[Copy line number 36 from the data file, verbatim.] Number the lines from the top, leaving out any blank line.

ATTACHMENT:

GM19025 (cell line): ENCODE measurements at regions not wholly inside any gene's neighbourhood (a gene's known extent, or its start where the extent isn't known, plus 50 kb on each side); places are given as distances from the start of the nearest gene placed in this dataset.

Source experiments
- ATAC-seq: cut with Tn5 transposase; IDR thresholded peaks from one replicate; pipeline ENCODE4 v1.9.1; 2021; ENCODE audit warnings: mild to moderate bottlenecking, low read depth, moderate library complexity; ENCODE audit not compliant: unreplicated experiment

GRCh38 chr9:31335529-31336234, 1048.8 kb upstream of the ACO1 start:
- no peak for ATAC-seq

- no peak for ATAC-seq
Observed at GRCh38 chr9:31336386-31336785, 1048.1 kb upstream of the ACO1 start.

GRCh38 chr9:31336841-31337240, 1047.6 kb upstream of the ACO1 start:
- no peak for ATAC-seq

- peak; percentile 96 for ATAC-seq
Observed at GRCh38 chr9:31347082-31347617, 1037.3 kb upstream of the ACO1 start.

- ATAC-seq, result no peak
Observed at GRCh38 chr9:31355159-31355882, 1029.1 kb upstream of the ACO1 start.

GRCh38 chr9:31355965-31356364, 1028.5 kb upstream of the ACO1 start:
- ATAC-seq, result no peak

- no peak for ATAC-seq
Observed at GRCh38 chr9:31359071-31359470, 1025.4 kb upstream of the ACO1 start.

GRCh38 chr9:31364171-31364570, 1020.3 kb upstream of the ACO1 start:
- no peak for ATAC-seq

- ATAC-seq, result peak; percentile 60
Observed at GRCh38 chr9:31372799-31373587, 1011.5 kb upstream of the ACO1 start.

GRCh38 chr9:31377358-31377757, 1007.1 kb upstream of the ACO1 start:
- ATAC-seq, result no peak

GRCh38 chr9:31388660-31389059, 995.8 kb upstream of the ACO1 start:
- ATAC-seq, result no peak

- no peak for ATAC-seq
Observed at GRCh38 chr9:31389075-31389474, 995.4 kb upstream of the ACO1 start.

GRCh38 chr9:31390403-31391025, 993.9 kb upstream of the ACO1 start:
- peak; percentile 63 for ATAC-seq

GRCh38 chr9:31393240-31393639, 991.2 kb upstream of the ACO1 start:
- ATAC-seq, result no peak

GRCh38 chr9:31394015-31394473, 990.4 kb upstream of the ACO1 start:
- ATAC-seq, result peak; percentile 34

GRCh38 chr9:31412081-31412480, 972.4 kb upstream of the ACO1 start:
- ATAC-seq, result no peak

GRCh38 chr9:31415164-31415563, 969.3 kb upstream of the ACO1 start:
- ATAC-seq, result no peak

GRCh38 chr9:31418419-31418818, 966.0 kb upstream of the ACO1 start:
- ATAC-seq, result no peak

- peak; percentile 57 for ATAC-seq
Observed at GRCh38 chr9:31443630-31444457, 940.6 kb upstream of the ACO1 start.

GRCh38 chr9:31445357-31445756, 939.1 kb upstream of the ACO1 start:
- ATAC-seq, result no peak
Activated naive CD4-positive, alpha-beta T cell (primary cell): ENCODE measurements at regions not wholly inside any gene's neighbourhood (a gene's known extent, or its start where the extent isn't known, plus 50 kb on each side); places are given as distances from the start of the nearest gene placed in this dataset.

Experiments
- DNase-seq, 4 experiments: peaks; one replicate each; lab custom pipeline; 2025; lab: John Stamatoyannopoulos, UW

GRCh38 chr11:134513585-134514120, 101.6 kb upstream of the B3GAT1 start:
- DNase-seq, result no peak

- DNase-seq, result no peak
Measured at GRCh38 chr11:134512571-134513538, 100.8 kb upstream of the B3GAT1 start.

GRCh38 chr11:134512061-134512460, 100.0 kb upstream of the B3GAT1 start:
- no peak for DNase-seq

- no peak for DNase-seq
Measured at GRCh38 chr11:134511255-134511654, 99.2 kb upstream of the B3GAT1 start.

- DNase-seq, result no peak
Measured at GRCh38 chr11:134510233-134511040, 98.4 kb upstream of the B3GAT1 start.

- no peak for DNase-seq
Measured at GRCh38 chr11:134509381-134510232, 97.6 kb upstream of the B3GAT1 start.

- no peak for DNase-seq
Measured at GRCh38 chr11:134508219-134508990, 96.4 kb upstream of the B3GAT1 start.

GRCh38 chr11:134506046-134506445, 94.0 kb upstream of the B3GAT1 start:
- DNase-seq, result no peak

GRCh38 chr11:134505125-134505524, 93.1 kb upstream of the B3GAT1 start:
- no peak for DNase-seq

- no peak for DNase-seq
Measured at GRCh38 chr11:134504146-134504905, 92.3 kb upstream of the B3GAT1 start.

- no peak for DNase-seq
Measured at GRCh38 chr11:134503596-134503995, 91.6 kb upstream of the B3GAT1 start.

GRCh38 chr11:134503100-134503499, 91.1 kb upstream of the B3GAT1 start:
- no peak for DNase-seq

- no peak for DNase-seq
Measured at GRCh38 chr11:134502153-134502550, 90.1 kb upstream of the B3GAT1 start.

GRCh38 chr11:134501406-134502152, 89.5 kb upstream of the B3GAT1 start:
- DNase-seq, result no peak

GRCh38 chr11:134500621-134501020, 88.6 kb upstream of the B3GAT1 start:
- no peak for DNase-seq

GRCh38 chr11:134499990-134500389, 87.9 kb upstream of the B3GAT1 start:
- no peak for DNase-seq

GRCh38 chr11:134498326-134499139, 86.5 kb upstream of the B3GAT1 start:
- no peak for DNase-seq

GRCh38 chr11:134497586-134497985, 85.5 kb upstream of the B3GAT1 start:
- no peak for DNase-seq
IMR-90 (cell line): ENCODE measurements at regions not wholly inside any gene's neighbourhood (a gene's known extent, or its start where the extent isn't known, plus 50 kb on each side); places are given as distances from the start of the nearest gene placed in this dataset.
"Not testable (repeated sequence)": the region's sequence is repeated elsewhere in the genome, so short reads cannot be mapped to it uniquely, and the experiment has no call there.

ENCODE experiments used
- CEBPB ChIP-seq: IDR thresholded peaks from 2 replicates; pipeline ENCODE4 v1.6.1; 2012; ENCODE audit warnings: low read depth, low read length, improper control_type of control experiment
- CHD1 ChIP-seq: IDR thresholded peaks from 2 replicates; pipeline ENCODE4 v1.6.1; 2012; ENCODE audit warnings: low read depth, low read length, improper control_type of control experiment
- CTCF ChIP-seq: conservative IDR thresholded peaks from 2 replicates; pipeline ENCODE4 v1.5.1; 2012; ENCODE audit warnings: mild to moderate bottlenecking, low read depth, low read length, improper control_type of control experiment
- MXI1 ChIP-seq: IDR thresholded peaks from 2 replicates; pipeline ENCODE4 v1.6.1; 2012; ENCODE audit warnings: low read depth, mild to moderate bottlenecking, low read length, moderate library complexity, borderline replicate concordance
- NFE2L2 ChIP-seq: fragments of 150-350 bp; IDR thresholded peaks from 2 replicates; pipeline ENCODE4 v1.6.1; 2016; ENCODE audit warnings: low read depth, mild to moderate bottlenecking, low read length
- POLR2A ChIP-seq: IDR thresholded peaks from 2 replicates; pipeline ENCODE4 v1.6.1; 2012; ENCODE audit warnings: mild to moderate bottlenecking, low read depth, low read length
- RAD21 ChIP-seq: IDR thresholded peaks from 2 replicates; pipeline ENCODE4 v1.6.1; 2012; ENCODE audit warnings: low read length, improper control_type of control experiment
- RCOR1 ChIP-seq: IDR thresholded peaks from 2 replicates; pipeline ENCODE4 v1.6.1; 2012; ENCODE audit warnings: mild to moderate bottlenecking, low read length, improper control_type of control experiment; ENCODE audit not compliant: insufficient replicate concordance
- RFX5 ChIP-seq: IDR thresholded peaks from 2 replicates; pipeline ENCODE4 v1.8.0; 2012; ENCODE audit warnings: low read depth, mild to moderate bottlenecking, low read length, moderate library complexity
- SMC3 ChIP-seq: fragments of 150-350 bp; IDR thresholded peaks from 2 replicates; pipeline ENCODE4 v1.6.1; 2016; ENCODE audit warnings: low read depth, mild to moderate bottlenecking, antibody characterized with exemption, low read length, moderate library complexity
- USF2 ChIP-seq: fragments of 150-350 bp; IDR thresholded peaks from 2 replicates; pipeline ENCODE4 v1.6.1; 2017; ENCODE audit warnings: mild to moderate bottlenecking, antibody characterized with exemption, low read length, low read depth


GRCh38 chr9:31415164-31415563, 969.3 kb upstream of the ACO1 start: